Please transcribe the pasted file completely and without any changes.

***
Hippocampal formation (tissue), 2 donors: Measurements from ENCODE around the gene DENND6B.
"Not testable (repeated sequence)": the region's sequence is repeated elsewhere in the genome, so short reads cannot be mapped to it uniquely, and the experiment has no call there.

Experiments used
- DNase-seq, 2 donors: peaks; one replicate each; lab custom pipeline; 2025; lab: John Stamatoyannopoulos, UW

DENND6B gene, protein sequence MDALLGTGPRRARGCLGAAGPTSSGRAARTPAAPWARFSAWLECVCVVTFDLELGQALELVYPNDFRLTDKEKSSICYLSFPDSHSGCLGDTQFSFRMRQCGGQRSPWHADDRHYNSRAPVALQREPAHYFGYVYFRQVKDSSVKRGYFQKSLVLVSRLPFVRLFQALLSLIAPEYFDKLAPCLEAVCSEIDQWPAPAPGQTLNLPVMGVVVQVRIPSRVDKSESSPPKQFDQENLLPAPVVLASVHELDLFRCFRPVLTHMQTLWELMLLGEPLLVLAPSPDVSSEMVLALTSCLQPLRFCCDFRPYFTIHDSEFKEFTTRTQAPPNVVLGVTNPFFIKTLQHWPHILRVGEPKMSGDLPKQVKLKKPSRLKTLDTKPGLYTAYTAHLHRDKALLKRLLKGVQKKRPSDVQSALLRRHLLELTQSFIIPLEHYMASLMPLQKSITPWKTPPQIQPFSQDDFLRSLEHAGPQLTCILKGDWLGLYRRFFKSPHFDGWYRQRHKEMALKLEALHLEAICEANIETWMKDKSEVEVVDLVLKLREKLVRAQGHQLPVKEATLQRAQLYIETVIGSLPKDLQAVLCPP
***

Hippocampal formation (tissue), 2 donors: Measurements from ENCODE around the gene DENND6B.
"Not testable (repeated sequence)": the region's sequence is repeated elsewhere in the genome, so short reads cannot be mapped to it uniquely, and the experiment has no call there.

Experiments used
- DNase-seq, 2 donors: peaks; one replicate each; lab custom pipeline; 2025; lab: John Stamatoyannopoulos, UW

DENND6B gene, protein sequence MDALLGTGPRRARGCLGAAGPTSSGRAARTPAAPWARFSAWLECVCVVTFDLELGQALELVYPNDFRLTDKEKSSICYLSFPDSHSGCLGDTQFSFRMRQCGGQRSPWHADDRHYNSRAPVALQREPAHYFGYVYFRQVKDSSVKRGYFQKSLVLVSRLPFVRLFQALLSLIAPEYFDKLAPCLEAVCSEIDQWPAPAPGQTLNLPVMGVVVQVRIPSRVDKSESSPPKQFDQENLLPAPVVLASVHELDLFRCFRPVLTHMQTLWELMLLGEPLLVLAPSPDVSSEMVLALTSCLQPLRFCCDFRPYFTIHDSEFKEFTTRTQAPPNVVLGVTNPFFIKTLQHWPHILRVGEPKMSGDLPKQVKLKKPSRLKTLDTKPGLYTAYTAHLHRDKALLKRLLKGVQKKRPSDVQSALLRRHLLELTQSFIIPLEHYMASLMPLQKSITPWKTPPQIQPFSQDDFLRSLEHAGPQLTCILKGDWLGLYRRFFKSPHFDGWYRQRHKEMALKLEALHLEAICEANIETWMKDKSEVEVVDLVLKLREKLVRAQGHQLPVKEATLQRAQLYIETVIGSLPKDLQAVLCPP